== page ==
Stacks of bundled evergreens at Capitol Market are waiting to be unwrapped and decorated.
Real trees just feel more ... Christmassy. Well, to me, anyway. I don't usually have a tree in the house, but I do decorate with all live evergreen garlands.
Of course, there are reasons why people use artificial trees over real ones.
The convenience. There is a certain amount of care required for a real tree to keep it healthy and safe throughout the holiday.
Allergies. Most people are allergic not to the trees or their pollen, but to the ambient pollen, mold and dust that collects on the trees over the years. It's rare to have an allergy to the sap or fragrance of the tree. To cut down on allergies, rinse trees with water outside, or, for small trees, in the shower.
Many people have turned Christmas into a lengthy season, instead of a holiday, and the short lifespan of a real tree doesn't lend itself to months-long celebration. Many traditional celebrations center on putting up the tree around Christmas Eve, and leaving it up until Jan. 6, which is the Feast of Epiphany, and which encompasses the 12 days of Christmas (yes, technically, Christmas is 12 days long).
Caring for a real tree
If you do have a real tree for your celebration, there are some maintenance tips that you should carefully follow.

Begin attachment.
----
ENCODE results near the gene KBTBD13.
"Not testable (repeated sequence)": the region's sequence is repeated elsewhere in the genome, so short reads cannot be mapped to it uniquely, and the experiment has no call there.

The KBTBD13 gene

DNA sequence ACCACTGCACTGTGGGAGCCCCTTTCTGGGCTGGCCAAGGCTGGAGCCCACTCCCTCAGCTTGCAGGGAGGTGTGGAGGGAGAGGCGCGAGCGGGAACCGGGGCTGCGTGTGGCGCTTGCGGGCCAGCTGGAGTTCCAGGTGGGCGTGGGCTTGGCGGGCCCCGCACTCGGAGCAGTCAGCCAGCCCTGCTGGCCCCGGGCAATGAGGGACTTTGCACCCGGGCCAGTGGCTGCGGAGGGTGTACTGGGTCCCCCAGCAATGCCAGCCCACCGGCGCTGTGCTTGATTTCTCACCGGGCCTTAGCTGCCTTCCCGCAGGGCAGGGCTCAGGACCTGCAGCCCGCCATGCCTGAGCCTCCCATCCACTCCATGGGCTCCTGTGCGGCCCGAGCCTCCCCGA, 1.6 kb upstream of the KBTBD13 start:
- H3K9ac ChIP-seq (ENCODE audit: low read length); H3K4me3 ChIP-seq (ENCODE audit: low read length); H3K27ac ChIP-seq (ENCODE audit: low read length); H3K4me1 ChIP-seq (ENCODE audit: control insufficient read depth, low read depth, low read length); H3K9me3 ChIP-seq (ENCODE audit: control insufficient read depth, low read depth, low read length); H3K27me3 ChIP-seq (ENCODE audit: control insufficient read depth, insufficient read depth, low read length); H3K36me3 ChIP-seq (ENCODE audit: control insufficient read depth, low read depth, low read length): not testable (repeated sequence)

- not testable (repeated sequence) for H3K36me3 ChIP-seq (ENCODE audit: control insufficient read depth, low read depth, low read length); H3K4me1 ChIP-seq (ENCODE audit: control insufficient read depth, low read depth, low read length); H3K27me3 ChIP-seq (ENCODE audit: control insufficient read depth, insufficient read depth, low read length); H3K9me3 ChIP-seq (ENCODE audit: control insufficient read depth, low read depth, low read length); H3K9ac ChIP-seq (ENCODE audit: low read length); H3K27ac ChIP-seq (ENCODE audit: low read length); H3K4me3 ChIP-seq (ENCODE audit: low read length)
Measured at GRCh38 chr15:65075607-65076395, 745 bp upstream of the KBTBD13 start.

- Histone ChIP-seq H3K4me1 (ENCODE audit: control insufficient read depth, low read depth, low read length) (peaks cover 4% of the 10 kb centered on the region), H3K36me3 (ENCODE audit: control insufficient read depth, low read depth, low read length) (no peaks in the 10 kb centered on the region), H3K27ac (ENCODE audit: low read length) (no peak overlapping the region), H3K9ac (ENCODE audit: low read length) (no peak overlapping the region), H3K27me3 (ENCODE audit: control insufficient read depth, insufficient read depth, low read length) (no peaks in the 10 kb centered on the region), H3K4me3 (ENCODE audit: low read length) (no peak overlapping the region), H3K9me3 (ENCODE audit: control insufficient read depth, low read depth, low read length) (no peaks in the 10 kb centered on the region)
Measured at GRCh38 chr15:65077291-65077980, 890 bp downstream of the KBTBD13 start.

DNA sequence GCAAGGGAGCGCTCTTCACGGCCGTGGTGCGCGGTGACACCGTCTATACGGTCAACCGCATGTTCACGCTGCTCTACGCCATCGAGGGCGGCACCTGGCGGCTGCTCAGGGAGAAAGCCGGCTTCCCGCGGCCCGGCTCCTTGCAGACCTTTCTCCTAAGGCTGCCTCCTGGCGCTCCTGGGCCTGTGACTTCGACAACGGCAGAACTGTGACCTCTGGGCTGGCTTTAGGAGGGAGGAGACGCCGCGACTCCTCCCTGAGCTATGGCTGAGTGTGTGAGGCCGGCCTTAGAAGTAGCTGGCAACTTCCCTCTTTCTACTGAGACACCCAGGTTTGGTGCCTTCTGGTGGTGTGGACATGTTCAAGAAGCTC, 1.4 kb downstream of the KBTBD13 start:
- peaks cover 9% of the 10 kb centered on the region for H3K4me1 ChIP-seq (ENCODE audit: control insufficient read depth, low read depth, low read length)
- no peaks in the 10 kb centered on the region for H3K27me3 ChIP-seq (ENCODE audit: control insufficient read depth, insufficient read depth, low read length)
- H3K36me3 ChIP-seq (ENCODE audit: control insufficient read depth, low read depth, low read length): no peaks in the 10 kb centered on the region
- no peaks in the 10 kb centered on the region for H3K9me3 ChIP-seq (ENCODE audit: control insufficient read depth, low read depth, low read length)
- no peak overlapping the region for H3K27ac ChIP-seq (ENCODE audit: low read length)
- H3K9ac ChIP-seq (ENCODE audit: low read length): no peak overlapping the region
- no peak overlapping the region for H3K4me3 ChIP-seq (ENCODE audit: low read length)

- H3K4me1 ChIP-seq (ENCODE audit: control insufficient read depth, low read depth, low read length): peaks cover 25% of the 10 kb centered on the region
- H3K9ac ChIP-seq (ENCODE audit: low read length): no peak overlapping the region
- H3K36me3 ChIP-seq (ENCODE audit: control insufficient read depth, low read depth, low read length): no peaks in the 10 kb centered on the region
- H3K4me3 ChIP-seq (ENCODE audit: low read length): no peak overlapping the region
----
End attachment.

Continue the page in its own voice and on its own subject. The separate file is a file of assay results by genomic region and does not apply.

When selecting a cut tree, make sure it is not discolored or yellowing. You should give it a little bounce on the ground to make sure there aren't a lot of needles falling off. Both are signs that the tree might be past its prime.
When you get the tree home, cut the bottom half-inch off of the bottom to allow the tree to take up water easier. The cut should be perpendicular to the trunk, not at an angle. Sometimes this can be done at the place you buy it (you have six to eight hours to get it to water).
Use a reservoir stand filled with fresh, clean, unadulterated water. The lore of adding ingredients like aspirin, bleach, corn syrup and other things to the water are way overblown and can in some cases reduce the longevity of the tree (they can damage or clog the stem). Your tree will need about 1 quart of water per inch of trunk per day.
Keep the tree away from major sources of heat and open flames. It's also a good idea to keep the room cool to reduce evaporation.
Evaluate this column
Every year at this time, I sit down to reflect upon my work and to write it up for our faculty promotion and tenure files that every WVU Extension agent has to write. As part of this process, I would like to know what you think about the articles I write and what impact they have. So this week, take a moment to visit http://kanawha.ext.wvu.edu/agriculture/evaluate and complete a short survey. This will help me to see the impact of this column and to guide me in the coming year.
John Porter is the WVU Extension Service agent for agriculture and natural resources in Kanawha County. He may be reached at john.por...@mail.wvu.edu or at 304-720-9573. Twitter: @WVgardenguru.